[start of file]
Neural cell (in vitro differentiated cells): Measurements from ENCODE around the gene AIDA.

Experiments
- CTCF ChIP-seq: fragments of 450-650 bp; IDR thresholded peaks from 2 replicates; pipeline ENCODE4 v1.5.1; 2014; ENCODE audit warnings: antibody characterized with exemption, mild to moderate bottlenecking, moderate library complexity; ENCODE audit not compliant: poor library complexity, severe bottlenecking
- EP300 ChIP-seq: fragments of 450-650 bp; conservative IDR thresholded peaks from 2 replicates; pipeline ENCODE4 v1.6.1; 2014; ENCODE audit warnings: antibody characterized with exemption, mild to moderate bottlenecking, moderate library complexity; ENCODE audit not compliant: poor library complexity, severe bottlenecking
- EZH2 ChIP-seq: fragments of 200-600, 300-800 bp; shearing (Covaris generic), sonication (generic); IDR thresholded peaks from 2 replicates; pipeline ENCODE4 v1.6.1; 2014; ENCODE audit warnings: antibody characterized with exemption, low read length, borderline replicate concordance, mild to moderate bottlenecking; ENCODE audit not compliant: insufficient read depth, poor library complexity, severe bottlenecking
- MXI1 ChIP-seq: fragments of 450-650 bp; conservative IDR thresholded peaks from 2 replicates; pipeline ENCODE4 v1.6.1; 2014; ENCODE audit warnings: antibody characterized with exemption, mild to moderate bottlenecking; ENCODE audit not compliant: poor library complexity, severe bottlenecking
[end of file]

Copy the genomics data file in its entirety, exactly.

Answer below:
Neural cell (in vitro differentiated cells): Measurements from ENCODE around the gene AIDA.

Experiments
- CTCF ChIP-seq: fragments of 450-650 bp; IDR thresholded peaks from 2 replicates; pipeline ENCODE4 v1.5.1; 2014; ENCODE audit warnings: antibody characterized with exemption, mild to moderate bottlenecking, moderate library complexity; ENCODE audit not compliant: poor library complexity, severe bottlenecking
- EP300 ChIP-seq: fragments of 450-650 bp; conservative IDR thresholded peaks from 2 replicates; pipeline ENCODE4 v1.6.1; 2014; ENCODE audit warnings: antibody characterized with exemption, mild to moderate bottlenecking, moderate library complexity; ENCODE audit not compliant: poor library complexity, severe bottlenecking
- EZH2 ChIP-seq: fragments of 200-600, 300-800 bp; shearing (Covaris generic), sonication (generic); IDR thresholded peaks from 2 replicates; pipeline ENCODE4 v1.6.1; 2014; ENCODE audit warnings: antibody characterized with exemption, low read length, borderline replicate concordance, mild to moderate bottlenecking; ENCODE audit not compliant: insufficient read depth, poor library complexity, severe bottlenecking
- MXI1 ChIP-seq: fragments of 450-650 bp; conservative IDR thresholded peaks from 2 replicates; pipeline ENCODE4 v1.6.1; 2014; ENCODE audit warnings: antibody characterized with exemption, mild to moderate bottlenecking; ENCODE audit not compliant: poor library complexity, severe bottlenecking